Neural Representations of Belief Concepts: A Representational Similarity Approach to Social Semantics
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Contreras, Juan Manuel
Mitchell, Jason P.
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CitationLeshinskaya, Anna, Juan Manuel Contreras, Alfonso Caramazza, and Jason P. Mitchell. 2017. “Neural Representations of Belief Concepts: A Representational Similarity Approach to Social Semantics.” Cerebral Cortex, January. https://doi.org/10.1093/cercor/bhw401.
AbstractThe present experiment identified neural regions that represent a class of concepts that are independent of perceptual or sensory attributes. During functional magnetic resonance imaging scanning, participants viewed names of social groups (e.g. Atheists, Evangelicals, and Economists) and performed a one-back similarity judgment according to 1 of 2 dimensions of belief attributes: political orientation (Liberal to Conservative) or spiritualism (Spiritualist to Materialist). By generalizing across a wide variety of social groups that possess these beliefs, these attribute concepts did not coincide with any specific sensory quality, allowing us to target conceptual, rather than perceptual, representations. Multi-voxel pattern searchlight analysis was used to identify regions in which activation patterns distinguished the 2 ends of both dimensions: Conservative from Liberal social groups when participants focused on the political orientation dimension, and spiritual from Materialist groups when participants focused on the spiritualism dimension. A cluster in right precuneus exhibited such a pattern, indicating that it carries information about belief-attribute concepts and forms part of semantic memory-perhaps a component particularly concerned with psychological traits. This region did not overlap with the theory of mind network, which engaged nearby, but distinct, parts of precuneus. These findings have implications for the neural organization of conceptual knowledge, especially the understanding of social groups.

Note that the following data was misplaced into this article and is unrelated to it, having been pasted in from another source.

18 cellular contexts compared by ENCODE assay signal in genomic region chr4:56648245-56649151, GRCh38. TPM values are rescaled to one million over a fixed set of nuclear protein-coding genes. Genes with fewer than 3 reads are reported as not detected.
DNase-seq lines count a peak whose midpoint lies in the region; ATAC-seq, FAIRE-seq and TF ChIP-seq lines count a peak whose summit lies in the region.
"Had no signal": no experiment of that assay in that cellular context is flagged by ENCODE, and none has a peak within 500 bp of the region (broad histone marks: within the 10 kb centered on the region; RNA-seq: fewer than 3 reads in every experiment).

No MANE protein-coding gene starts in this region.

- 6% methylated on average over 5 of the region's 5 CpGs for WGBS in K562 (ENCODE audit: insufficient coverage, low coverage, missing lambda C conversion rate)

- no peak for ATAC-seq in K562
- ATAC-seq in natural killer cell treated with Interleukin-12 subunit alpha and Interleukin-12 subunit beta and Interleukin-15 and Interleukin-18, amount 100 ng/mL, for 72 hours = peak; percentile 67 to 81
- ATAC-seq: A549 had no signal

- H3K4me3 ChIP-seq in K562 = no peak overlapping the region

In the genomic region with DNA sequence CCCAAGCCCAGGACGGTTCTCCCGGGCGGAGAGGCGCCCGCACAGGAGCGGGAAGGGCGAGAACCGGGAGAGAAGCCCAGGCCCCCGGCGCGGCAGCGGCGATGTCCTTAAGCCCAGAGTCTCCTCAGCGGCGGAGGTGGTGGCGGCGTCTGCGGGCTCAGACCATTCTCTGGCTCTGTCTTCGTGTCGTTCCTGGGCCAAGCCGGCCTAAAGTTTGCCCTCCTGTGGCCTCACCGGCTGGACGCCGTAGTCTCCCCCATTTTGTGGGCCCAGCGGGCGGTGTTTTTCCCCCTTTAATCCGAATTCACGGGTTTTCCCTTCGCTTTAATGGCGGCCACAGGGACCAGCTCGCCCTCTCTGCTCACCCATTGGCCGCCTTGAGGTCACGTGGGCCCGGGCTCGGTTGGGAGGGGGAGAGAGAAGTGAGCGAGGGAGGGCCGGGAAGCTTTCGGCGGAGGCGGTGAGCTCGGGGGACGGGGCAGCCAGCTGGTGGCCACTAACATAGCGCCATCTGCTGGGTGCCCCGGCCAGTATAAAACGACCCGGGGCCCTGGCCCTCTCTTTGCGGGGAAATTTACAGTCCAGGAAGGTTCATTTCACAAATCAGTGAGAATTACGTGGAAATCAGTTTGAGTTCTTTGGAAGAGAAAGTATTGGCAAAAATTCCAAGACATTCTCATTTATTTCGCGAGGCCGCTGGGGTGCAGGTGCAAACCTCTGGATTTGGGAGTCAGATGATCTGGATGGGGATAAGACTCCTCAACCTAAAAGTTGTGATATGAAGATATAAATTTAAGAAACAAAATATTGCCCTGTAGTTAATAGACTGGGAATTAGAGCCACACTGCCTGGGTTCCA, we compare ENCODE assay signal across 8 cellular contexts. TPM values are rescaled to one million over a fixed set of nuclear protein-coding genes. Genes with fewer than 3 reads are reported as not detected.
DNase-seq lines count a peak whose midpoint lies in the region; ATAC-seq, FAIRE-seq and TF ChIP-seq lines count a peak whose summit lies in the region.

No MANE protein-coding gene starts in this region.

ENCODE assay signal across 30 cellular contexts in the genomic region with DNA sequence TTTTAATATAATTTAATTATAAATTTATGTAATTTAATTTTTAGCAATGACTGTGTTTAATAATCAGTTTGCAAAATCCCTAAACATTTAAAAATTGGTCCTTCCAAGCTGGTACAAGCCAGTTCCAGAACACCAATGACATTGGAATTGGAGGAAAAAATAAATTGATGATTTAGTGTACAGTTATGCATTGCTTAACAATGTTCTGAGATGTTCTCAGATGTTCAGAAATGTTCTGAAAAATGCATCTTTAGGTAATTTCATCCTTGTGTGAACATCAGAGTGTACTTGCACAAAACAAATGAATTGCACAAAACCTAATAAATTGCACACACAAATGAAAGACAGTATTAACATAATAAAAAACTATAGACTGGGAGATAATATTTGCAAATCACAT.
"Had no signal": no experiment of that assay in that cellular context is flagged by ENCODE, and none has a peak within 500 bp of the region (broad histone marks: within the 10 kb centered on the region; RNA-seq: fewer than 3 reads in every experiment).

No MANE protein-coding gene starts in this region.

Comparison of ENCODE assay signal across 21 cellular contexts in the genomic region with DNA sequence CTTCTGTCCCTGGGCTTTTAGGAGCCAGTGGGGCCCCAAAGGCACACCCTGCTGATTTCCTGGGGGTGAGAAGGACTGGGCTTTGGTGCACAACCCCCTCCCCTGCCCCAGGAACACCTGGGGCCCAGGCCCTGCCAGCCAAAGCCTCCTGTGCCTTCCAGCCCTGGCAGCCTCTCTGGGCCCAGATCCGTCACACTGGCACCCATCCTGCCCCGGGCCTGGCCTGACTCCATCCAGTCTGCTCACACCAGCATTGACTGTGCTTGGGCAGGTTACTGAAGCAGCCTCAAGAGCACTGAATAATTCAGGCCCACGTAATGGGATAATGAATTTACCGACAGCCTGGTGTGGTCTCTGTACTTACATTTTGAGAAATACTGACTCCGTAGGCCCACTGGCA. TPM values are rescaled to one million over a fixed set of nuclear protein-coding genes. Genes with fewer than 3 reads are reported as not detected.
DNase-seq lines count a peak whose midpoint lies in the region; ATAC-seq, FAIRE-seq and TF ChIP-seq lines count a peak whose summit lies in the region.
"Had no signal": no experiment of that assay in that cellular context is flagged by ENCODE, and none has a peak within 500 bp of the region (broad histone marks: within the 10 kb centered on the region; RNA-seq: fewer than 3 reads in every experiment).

Citable link to this pagehttp://nrs.harvard.edu/urn-3:HUL.InstRepos:41384861
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